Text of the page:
I picked up an Elzetta Tactical Flashlight Mount for my Mossberg 590 last week since I heard great things about the company. The mount is very solid and holds my flashlight in a death grip. There is no way that the flashlight is going to come off the gun short of taking a hammer to it. I also added a Mossberg Speed Feed stock and a Tac Star Side Saddle to the gun. I wanted to get everything ready for a tactical shotgun course I’m taking in three weeks. I’ll have more about the training and the gear that I brought to it after the course is completed. In the mean time here are a bunch of pics of the gun and the accessories. As a side note I greased all the internal parts with white lithium grease and the gun action is as smooth as silk.
I was lazy and only got out two posts for last week. I think today’s post might make up for it. GunGuy has a Mossberg 590 that he put a Magpul forgrip and stock on. The problem is that the spacers don’t have enough “meat” in the plastic to allow for installing a sling stud for hooking up a sling. That is where I was “invoked” (yes, I used the word ‘invoked’ for it is not often that someone gets the chance to use such an AWESOME word).
Here is the piece that I am talking about.
Mix your rum with your RC to begin the process. No project is truly kicked off until your beverage of choice is within arms reach.
I found the correct size bit and drilled the initial hole for the stud. Now remember that the hole you drill will end up only making a channel in the “guts” of the plastic. If you look closely, you can see how the bit goes through the top part, but the plastic isn’t solid internally. It is hollowed out to save on weight, money, costs, or because “plastic trees” are endangered. At any rate, you really have to make sure that the spacer is held firmly while you drill so that it doesn’t move sideways and mess up your hole.
Once you get the main hole drilled, you need to drill out the channel for the screw and a couple of other holes for your epoxy to set in. This will keep your epoxy from popping out of the hole as if you were only making a casting of the inside of the spacer. Look closely and you will see a hole on both sides as well as few additional channels I carved to give the epoxy some good footing.Step 4:
I then installed the stud so that the threads tapped the plastic piece. I also pushed down really hard on the stud’s threads that were showing as it went into the spacer so that the channel I carved with my Dremel was actually threaded as well. Here is a picture of it all lined up and ready for the next step.
At this point I plugged the holes that I had drilled so that the epoxy would not run out and drip onto my work area. I also wanted to make sure that it was well contained within those holes that I had drilled for added strength.Step 6:
In deciding upon an epoxy for this project, I looked at several. I even tested several. For whatever scientific reason, JB Weld was the best choice. It didn’t adhere to the plastic as well as other choices, but it really stuck to the threads of all my testing materials I worked with. It came down to a compromise of metal adherence versus plastic adhesion. To help with the plastic adhesion, I drilled those holes and forced the epoxy into those holes to work as a sort of pin. My other thoughts were to drill around the screw and use tie wire to essentially redneck it into staying, then epoxy it. I was afraid that this method would compromise the integrity of the plastic spacer too much and opted to use this method instead.Step 7:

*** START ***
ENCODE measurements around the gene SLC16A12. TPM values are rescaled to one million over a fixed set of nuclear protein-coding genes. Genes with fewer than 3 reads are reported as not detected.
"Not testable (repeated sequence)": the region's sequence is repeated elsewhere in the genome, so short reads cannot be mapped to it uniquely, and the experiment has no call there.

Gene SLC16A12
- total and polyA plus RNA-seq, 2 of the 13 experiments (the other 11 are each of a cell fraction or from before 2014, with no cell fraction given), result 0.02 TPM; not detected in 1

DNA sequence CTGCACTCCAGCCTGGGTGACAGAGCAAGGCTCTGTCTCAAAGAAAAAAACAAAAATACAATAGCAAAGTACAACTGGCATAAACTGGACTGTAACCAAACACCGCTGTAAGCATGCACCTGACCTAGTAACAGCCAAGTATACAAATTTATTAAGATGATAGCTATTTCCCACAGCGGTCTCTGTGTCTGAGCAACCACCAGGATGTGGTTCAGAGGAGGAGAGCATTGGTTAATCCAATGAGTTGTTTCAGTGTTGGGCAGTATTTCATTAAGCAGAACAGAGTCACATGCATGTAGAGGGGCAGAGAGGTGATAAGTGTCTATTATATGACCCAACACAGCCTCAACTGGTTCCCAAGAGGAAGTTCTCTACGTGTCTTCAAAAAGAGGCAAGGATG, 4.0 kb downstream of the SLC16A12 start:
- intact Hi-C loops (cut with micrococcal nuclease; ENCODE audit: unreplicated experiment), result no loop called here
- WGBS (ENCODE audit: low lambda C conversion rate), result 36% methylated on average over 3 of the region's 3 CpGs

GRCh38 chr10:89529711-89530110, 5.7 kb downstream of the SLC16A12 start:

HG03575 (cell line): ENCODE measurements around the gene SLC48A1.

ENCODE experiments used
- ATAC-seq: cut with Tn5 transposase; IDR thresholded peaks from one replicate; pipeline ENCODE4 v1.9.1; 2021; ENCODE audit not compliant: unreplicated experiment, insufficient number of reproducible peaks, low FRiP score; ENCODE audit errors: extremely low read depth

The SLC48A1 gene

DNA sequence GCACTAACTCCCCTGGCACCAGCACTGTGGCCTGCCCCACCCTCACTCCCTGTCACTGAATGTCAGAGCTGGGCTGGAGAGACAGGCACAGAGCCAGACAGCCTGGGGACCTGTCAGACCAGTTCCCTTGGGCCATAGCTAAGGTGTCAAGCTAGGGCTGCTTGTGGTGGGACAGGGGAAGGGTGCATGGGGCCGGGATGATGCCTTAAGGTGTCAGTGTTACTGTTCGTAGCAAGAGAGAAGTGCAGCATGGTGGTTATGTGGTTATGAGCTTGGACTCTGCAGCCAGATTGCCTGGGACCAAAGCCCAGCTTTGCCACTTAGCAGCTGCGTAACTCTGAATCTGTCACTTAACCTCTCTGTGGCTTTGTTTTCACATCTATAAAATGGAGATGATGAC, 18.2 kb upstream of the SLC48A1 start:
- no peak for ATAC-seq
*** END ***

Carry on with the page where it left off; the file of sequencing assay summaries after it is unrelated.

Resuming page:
I used finishing nails to force the epoxy into the holes and channels that I had carved into the plastic with a Dremel tool. After an hour, I did go in and remove the putty I used on the back side of the stud so that I could check the penetration I got with the epoxy. It filled the hole well and seemed to be setting up as expected. Here it is after an hour of drying in my garage. I told GunGuy to wait for a couple days before he installs it and tries it out, just in case the epoxy somehow was slow drying due to its age. I really think it will be fine as of tonight, but don’t tell him that.
The rest of this project involved a couple more glasses of Capt and RC, a horrible movie that I can’t even remember now, and some pizza from Papa Johns. Other than that, I think this project is a wrap!
I’m a big fan of Mossberg shotguns. I’ve owned several over the last twenty years except for a brief stint with the Remington 870’s. I’ve apologized for my cheating ways and now I’m back in the loving embrace of a Mossberg.
I added a Velcro HSGI shotshell tray to a used Mossberg 590 that I picked up recently. Here are some notes and pictures to get you on your way to duplicating this project.
- HSGI shotshell carrier
- Industrial Strength Velcro
- 91% Isopropyl Alcohol
- Utility knife
- Bunch of books to weigh down the velcro
Step 1: I prepped the side of the shotgun by wiping it down with Isopropyl alcohol several times and then let it dry.
Step 2: Using the ruler and utility knife I cut the Velcro a little longer than the shot shell carrier and a little shorter then the height of the side of the receiver. The size of the Velcro strip was 5 .25 inches wide and 1.5 inches high. I used scissors to round the corners so they would not curl up.
Step 3: Carefully I placed the Velcro just in front of the trigger group pins so I could have access to them when field stripping and also allow the serial number to be seen. The adhesive is very tacky so and it won’t come up once you put it down on the gun.
Step 4: I stacked several books on top of the newly laid piece of Velcro and let it sit for 24 hours until it cured.
Step 5: Once the adhesive cured I put the shot shell carrier on the shotgun and gave it a test run by pulling it off and putting it on several times. I have a shotgun class coming up shortly and I’ll give it a thorough breaking in then.